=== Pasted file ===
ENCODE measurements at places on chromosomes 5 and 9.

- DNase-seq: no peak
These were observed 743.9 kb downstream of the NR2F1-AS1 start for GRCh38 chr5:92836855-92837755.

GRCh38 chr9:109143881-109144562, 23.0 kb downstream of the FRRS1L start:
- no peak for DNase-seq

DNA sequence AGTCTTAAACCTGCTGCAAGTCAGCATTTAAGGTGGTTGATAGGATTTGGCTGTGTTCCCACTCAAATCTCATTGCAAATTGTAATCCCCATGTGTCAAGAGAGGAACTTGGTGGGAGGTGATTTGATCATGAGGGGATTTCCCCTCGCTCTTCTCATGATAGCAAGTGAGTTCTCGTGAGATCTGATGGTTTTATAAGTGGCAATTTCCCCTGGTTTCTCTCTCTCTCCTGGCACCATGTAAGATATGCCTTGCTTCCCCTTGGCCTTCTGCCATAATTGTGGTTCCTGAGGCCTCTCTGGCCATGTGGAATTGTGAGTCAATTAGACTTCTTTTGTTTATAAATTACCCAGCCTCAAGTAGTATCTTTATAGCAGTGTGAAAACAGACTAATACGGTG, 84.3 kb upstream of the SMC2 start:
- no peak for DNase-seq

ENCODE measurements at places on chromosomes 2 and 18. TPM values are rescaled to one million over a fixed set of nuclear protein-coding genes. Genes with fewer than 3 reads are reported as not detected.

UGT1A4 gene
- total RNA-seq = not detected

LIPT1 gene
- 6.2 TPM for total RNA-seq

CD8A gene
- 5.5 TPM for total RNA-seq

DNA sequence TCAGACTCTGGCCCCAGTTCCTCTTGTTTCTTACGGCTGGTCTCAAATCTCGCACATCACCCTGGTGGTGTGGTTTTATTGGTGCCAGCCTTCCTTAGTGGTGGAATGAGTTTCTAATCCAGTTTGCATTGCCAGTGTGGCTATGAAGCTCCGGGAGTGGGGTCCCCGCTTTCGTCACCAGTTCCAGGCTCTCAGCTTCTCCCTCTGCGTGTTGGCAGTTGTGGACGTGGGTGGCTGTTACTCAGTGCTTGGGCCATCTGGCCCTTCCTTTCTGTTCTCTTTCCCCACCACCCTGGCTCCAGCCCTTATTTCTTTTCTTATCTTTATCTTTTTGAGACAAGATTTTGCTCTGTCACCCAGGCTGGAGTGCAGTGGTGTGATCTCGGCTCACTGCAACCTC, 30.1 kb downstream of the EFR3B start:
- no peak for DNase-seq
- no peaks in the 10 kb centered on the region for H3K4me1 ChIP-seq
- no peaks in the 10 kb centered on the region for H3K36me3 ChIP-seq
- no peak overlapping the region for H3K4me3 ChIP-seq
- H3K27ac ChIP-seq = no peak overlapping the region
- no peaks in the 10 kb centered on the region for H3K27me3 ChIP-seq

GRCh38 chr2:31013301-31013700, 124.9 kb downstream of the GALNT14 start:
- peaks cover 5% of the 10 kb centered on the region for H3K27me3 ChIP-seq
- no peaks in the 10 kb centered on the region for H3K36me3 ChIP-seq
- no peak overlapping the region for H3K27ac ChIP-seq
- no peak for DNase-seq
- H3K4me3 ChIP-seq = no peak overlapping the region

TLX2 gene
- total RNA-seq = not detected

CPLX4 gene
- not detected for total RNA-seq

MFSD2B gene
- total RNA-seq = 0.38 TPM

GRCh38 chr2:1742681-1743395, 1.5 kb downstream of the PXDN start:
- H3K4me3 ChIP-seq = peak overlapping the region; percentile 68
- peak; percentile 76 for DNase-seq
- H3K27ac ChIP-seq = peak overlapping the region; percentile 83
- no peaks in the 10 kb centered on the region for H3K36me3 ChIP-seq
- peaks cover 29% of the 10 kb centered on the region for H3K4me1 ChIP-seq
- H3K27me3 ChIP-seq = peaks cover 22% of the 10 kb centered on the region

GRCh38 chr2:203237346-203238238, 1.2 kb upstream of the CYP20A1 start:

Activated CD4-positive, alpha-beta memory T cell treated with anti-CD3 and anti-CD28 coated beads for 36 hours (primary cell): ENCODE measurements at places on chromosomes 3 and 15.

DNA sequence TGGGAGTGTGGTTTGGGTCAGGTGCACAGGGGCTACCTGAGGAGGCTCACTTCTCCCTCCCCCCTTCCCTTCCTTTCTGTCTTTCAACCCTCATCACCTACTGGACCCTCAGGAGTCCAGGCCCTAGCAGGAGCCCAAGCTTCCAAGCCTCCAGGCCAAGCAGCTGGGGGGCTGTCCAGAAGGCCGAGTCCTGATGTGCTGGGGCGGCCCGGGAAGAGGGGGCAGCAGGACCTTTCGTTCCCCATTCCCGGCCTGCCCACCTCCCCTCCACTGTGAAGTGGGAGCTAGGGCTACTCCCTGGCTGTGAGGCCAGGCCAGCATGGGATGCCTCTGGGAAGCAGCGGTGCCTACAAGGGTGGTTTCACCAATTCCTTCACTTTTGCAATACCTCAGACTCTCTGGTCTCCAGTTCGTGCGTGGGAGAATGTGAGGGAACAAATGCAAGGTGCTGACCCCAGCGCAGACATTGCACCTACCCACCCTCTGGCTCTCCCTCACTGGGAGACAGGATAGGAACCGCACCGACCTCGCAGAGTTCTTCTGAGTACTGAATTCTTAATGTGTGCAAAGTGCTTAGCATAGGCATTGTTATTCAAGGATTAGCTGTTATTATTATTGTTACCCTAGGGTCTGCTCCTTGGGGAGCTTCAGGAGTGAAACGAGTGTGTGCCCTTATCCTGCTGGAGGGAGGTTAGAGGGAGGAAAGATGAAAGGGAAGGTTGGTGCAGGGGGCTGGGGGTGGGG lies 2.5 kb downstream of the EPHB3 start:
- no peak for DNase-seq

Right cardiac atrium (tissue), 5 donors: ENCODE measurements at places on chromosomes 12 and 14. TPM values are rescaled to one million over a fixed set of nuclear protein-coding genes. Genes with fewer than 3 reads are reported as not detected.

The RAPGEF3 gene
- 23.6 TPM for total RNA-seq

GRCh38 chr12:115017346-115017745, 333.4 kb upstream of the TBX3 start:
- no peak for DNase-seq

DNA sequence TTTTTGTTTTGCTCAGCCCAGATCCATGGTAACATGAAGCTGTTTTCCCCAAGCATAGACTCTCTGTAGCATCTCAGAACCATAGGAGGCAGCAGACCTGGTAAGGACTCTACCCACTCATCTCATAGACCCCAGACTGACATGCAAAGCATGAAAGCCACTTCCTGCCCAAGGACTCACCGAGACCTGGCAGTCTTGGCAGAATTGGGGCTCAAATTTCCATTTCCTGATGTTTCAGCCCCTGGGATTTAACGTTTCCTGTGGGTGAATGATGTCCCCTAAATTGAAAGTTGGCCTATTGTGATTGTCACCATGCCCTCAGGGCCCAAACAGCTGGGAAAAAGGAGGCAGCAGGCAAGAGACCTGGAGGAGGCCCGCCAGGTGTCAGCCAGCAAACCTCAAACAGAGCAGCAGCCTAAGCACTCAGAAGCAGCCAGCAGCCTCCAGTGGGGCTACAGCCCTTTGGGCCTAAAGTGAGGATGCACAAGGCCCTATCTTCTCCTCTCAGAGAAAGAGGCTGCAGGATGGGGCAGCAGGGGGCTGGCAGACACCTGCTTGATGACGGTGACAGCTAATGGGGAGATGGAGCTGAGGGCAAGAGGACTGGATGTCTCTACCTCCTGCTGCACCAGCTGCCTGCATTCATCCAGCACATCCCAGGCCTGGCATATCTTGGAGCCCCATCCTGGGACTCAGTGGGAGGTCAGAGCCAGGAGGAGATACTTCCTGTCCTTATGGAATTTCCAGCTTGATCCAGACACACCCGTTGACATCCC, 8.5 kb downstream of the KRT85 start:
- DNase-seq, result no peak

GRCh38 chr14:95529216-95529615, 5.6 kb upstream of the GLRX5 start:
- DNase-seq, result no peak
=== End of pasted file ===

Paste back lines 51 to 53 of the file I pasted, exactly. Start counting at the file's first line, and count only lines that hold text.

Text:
- DNase-seq, result no peak

GRCh38 chr14:95529216-95529615, 5.6 kb upstream of the GLRX5 start:
- DNase-seq, result no peak